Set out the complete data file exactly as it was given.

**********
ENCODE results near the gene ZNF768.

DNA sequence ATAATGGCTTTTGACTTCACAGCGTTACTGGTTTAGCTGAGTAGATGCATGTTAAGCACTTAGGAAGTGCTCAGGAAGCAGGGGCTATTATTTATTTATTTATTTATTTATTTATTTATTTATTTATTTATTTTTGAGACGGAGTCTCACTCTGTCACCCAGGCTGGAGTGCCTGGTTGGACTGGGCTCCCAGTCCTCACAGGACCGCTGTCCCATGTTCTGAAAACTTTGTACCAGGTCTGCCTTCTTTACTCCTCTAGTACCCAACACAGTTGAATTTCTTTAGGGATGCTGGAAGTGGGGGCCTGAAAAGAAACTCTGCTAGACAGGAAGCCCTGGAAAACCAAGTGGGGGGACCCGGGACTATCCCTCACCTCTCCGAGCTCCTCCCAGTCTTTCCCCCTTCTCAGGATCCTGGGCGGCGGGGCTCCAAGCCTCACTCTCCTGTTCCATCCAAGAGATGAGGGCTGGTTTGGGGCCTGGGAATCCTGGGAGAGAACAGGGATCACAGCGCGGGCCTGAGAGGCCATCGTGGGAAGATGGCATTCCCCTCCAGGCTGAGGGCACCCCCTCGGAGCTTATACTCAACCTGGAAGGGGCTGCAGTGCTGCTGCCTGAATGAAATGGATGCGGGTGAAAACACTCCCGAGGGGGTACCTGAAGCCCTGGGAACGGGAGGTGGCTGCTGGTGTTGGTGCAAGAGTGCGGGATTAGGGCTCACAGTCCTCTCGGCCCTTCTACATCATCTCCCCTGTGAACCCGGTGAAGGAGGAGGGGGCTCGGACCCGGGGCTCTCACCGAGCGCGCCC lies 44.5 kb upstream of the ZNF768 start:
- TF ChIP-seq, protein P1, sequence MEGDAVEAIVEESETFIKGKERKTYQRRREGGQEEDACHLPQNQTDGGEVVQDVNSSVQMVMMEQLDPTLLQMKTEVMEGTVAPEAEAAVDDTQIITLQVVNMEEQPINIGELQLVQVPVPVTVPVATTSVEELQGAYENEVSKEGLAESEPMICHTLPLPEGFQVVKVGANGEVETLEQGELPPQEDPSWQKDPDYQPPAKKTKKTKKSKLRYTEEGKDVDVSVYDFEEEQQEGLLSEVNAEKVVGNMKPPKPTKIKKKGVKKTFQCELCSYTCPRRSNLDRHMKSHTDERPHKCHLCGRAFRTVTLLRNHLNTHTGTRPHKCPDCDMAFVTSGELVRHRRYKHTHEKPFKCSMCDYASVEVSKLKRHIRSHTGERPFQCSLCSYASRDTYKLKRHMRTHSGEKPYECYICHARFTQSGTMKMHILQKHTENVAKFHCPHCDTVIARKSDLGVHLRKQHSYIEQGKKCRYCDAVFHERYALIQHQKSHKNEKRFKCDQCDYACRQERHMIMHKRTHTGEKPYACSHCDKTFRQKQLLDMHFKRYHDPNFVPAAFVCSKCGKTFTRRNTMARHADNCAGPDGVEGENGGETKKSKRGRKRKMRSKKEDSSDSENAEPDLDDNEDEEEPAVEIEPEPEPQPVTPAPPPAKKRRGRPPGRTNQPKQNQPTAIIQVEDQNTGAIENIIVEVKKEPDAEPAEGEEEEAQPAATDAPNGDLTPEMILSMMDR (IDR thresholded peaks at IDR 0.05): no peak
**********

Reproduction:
ENCODE results near the gene ZNF768.

DNA sequence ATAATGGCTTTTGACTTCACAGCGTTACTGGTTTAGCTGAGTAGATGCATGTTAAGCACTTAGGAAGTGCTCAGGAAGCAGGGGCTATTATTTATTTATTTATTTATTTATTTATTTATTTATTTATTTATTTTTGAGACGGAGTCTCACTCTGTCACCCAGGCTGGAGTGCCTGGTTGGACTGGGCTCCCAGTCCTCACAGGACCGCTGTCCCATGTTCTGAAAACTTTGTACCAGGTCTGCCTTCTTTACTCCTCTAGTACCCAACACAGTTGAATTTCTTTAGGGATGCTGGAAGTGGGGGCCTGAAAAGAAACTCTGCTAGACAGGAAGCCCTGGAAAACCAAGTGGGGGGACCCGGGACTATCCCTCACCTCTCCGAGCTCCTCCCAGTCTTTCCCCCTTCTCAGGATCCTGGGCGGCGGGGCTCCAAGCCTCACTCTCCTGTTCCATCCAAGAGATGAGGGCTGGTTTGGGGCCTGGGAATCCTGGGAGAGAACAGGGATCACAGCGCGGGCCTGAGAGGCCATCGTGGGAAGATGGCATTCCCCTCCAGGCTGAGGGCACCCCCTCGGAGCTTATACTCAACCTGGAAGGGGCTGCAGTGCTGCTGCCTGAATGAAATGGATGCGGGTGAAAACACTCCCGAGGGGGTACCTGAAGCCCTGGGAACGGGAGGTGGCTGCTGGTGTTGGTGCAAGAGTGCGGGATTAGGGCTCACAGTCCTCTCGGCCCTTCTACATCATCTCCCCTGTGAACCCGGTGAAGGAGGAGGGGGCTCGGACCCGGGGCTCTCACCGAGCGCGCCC lies 44.5 kb upstream of the ZNF768 start:
- TF ChIP-seq, protein P1, sequence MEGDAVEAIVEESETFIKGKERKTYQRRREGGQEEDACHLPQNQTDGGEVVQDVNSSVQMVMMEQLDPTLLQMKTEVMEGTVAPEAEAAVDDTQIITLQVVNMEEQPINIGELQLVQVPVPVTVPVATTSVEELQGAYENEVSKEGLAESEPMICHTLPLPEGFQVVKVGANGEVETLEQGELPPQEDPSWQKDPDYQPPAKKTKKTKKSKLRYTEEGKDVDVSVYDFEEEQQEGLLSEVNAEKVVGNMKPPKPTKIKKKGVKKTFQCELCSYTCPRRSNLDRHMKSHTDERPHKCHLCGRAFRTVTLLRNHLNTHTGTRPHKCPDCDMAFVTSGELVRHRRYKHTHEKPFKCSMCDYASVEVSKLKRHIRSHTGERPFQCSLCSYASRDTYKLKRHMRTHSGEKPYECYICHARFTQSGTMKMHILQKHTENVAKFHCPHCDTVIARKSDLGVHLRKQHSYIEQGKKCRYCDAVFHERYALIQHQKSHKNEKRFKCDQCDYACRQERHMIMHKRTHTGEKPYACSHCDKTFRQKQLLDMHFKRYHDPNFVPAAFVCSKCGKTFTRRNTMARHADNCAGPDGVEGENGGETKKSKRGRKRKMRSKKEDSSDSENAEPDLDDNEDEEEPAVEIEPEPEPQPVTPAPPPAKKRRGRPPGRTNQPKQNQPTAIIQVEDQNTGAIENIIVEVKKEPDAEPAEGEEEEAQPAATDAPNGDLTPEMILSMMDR (IDR thresholded peaks at IDR 0.05): no peak